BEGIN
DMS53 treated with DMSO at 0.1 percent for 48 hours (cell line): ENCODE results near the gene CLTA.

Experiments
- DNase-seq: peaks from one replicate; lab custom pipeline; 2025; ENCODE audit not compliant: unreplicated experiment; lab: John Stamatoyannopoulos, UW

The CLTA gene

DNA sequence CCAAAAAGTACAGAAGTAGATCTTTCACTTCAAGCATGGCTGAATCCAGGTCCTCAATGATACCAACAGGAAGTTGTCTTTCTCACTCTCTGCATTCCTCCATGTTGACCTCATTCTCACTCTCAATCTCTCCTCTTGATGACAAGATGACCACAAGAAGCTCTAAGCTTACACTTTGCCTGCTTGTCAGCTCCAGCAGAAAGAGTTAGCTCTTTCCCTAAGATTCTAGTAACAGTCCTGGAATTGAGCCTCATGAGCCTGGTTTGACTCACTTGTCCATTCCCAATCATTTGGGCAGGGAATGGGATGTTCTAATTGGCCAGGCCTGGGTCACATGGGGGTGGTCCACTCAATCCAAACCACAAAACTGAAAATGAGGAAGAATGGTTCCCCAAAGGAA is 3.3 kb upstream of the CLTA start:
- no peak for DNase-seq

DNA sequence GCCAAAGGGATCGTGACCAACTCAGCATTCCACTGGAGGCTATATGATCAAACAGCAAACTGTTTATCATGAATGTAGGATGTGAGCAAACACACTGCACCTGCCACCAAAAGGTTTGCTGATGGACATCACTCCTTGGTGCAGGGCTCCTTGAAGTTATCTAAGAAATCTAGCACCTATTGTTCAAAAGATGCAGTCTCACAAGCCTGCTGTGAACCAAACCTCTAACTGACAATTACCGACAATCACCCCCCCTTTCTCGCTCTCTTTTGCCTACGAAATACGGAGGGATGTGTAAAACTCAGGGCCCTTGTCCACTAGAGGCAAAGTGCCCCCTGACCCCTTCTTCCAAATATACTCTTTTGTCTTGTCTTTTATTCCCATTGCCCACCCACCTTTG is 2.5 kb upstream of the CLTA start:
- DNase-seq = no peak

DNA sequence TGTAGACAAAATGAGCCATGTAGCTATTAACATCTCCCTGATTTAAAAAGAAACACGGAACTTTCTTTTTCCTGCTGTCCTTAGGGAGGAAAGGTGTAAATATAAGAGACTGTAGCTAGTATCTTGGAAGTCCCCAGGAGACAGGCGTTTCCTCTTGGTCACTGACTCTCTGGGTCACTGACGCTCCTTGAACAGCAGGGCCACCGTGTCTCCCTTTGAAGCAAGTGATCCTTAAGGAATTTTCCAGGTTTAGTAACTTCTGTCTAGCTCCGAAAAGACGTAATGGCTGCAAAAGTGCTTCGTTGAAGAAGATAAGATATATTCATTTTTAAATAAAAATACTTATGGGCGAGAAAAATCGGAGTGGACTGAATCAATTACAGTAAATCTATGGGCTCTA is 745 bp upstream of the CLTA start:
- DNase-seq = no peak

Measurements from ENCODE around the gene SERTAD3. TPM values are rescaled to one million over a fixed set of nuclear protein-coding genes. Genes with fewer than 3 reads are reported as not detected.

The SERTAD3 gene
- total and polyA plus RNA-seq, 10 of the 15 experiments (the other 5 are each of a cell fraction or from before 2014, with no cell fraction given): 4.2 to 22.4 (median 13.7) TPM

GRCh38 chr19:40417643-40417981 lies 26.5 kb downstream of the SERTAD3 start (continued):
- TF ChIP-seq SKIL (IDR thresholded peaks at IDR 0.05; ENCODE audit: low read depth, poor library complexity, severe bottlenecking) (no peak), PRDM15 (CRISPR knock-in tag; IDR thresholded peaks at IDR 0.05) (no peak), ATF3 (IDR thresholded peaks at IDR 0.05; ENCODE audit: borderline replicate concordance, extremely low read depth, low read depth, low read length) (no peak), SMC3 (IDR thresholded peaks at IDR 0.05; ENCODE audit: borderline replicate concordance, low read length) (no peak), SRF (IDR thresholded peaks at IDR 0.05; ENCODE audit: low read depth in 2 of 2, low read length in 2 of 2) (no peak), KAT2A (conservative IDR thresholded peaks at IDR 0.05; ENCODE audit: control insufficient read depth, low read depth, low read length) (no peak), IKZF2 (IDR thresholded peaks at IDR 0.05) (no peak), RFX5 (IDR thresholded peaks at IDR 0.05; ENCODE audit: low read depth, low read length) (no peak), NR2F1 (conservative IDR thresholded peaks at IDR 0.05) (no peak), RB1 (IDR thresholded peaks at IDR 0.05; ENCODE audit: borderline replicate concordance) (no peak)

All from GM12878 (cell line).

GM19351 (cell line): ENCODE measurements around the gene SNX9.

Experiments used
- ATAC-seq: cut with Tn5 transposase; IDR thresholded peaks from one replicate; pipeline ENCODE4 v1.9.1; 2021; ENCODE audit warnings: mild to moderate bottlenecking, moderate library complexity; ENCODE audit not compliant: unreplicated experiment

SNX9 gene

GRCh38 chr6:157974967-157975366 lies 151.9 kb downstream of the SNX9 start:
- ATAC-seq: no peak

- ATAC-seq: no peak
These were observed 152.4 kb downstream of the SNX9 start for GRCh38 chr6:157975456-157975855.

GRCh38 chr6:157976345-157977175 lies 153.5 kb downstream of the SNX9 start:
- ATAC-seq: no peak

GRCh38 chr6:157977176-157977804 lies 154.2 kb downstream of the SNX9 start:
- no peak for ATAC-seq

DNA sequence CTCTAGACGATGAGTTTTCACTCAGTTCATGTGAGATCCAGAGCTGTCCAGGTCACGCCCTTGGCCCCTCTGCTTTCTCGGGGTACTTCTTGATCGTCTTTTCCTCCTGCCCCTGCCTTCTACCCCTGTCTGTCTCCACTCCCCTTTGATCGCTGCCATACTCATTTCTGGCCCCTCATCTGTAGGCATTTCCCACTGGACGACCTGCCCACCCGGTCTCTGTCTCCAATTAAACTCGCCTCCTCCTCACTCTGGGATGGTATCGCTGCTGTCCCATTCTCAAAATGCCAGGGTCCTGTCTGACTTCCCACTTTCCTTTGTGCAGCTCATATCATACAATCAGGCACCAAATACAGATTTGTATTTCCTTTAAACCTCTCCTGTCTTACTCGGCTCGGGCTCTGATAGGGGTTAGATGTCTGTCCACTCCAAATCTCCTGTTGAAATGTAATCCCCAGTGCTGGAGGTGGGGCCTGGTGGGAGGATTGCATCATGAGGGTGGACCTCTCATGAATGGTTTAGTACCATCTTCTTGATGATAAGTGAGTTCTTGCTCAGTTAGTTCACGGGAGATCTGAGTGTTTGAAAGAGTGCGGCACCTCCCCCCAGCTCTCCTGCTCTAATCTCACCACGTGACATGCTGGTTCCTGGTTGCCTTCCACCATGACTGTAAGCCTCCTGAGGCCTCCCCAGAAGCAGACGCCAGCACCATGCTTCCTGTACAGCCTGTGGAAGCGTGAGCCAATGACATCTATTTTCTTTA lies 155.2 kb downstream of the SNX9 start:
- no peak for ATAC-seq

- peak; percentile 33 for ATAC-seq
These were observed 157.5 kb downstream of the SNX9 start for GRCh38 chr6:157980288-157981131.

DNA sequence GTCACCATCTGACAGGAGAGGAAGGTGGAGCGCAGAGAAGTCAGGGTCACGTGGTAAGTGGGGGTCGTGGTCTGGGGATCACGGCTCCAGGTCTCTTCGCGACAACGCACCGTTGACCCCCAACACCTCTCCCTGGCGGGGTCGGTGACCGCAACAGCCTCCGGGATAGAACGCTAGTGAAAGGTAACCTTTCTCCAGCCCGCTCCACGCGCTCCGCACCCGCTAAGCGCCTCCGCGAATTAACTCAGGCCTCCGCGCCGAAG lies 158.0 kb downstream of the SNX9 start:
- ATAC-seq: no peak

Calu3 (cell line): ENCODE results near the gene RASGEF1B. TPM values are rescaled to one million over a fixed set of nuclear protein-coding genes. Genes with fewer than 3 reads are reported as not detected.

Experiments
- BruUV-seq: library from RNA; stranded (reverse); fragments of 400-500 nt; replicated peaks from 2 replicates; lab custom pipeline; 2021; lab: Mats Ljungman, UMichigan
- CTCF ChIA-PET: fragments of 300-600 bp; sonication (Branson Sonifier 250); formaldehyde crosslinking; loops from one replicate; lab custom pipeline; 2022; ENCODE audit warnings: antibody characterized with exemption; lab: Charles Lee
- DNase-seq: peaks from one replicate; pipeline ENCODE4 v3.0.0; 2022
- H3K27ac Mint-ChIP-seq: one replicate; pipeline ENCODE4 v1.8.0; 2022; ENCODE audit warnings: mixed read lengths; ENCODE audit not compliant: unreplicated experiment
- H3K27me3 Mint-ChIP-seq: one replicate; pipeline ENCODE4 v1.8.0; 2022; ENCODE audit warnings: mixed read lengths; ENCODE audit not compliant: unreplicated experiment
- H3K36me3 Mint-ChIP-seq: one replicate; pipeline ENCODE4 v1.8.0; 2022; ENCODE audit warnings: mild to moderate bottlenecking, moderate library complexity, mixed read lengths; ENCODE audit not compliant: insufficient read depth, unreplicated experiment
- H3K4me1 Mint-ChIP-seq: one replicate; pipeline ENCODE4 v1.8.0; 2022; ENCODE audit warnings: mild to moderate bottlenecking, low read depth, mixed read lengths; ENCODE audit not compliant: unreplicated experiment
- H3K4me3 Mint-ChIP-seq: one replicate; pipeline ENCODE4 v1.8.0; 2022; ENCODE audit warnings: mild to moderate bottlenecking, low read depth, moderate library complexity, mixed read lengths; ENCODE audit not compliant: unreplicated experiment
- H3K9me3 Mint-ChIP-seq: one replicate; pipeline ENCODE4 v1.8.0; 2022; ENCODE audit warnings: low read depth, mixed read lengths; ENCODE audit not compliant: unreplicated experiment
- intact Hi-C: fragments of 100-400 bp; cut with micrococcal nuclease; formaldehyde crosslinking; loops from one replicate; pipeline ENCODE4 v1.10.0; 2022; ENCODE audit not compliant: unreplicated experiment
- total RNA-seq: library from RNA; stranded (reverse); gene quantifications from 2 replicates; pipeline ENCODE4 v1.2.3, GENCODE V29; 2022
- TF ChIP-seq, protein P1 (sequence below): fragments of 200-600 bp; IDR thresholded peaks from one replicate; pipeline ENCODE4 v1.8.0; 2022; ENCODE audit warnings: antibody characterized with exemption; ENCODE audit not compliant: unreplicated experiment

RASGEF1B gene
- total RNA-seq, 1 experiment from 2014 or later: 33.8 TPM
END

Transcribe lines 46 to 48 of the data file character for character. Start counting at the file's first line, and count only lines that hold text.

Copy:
- intact Hi-C: fragments of 100-400 bp; cut with micrococcal nuclease; formaldehyde crosslinking; loops from one replicate; pipeline ENCODE4 v1.10.0; 2022; ENCODE audit not compliant: unreplicated experiment
- total RNA-seq: library from RNA; stranded (reverse); gene quantifications from 2 replicates; pipeline ENCODE4 v1.2.3, GENCODE V29; 2022
- TF ChIP-seq, protein P1 (sequence below): fragments of 200-600 bp; IDR thresholded peaks from one replicate; pipeline ENCODE4 v1.8.0; 2022; ENCODE audit warnings: antibody characterized with exemption; ENCODE audit not compliant: unreplicated experiment